Not exactly true, he thought. “I will get you the keys for the outhouse.”

“Thank you son,” Bill coughed into his clenched fist, steadying himself against one of the open doors.

“Are you okay Bill?” The poor old boy should have retired years ago. His tanned, weather-beaten old face served as a reminder about what the sun did to your skin before sun repellent tablets had been about. He should be taking it easy; he had to be at least one hundred and forty to one hundred and fifty years old.

“I’m okay,” he wheezed. “A glass of water would be good though.”

“Yes of course; I will bring one out to you; unless you want to come in and sit for awhile?” Norman stepped aside and gestured towards the table.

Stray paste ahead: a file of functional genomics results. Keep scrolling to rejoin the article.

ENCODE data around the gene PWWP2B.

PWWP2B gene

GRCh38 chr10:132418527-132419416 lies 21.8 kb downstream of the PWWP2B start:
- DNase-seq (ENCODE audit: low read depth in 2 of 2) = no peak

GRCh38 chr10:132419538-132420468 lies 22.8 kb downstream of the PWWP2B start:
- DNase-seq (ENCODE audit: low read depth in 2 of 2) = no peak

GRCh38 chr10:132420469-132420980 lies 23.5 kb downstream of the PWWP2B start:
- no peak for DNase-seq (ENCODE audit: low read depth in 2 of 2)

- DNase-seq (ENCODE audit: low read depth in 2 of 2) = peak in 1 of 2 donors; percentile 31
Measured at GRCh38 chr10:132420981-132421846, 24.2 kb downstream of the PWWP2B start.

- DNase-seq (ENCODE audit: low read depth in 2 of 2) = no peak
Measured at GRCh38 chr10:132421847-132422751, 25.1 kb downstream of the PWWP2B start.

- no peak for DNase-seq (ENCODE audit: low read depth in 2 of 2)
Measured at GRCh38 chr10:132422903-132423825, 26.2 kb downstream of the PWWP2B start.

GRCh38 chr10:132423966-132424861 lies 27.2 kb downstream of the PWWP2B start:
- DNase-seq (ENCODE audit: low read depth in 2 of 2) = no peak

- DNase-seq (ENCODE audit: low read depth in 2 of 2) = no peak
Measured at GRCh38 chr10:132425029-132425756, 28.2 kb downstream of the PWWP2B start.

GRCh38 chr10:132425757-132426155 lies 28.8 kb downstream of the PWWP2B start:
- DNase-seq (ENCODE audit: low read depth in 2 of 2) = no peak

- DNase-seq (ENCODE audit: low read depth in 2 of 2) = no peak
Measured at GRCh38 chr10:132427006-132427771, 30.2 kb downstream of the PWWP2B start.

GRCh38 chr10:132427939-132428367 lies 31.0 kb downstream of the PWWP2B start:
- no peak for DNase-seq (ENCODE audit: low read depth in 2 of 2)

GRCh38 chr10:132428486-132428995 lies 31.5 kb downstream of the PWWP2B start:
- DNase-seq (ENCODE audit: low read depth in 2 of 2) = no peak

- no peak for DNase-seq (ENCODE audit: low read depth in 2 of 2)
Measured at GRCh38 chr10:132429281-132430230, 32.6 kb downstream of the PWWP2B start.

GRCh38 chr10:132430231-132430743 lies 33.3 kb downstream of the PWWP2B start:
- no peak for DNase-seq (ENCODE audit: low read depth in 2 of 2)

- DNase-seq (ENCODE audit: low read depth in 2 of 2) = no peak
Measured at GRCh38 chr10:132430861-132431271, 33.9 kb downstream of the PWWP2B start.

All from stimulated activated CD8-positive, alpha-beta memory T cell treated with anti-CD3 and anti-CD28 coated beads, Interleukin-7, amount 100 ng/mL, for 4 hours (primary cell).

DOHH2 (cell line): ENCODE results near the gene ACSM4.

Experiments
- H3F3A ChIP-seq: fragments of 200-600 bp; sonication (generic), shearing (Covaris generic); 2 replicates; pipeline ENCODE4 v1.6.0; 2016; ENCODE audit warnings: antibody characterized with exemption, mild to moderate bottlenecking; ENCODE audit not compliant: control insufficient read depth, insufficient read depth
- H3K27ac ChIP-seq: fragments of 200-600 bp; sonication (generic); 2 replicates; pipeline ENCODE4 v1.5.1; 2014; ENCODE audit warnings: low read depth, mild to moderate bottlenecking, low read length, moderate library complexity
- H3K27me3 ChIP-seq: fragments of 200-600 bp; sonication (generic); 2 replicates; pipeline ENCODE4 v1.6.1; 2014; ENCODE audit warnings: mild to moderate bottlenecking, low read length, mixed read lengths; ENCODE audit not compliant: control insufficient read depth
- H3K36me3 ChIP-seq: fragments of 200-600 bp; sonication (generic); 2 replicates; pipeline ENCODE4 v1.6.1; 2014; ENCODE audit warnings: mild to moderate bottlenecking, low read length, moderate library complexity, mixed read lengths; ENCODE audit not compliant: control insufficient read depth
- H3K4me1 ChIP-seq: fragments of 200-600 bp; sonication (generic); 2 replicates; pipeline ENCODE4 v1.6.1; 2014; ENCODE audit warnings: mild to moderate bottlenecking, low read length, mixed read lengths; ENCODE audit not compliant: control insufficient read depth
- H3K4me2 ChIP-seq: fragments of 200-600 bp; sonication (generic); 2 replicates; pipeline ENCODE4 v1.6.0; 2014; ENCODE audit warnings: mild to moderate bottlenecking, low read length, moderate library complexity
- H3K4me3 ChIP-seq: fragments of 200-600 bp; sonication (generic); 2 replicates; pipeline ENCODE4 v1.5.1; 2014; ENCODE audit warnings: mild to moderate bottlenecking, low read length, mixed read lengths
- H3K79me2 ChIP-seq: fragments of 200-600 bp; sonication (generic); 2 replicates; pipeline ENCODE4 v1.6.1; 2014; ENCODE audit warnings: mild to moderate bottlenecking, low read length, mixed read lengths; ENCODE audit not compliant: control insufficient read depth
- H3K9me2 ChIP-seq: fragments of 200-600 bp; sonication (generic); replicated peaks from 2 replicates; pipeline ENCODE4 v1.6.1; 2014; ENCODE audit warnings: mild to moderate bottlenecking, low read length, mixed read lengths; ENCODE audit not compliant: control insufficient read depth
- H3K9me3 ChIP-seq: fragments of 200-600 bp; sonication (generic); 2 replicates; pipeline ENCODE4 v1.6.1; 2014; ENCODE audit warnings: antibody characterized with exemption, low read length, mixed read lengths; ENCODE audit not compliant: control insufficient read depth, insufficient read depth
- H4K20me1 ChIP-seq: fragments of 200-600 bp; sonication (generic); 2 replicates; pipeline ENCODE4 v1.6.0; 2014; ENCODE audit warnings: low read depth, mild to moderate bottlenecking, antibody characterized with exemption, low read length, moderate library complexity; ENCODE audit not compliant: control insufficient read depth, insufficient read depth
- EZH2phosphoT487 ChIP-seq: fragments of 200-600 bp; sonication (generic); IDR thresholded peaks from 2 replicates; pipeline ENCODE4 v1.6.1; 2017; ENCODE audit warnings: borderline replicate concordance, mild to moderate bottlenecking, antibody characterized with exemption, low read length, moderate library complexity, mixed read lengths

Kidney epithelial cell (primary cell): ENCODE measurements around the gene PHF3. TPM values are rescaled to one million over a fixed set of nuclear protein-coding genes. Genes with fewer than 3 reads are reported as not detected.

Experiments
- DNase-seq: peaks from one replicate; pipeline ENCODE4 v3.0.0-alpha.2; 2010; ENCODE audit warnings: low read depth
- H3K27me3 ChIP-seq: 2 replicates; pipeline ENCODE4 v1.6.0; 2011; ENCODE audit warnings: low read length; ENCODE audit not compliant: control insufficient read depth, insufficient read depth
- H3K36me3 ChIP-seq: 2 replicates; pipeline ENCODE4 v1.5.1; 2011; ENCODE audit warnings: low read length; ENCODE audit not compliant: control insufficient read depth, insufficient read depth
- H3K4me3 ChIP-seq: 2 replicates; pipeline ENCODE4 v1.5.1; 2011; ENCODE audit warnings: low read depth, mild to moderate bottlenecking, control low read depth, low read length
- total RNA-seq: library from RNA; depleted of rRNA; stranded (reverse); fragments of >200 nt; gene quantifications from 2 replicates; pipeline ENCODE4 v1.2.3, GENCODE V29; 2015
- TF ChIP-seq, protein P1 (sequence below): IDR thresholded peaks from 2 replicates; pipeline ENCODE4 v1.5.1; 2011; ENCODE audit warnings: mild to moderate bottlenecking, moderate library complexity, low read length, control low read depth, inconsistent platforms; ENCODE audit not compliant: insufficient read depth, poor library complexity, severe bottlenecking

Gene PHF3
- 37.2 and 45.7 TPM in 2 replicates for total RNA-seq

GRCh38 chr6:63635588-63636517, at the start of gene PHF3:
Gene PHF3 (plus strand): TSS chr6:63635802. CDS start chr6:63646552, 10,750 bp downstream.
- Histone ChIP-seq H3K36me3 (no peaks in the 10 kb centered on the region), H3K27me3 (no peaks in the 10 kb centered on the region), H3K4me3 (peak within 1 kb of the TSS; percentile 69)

“Err… no thank you son,” Bill replied, squinting to look into the dark room from the brightness of the courtyard.

Norman was a little embarrassed. “Hillary Jane left for work awhile ago,” he confirmed meekly, sensing Bill’s unease.

“I will take it down by the pond in the garden,” Bill replied avoiding eye contact. “On such a lovely day,” he added.

“Okay, get yourself down there, take a seat on the bench, and I will bring it down for you along with the keys,” Norman said kindly.

“I’ve bought young Billy with me,” Bill said.

“Then I will bring a pitcher and two glasses in that case,” Norman said with a smile, young Billy, could only be twenty years younger than Bill himself… if that.

Bill wandered back across the courtyard and slipped through the rusty iron gate that separated the courtyard from the rear garden.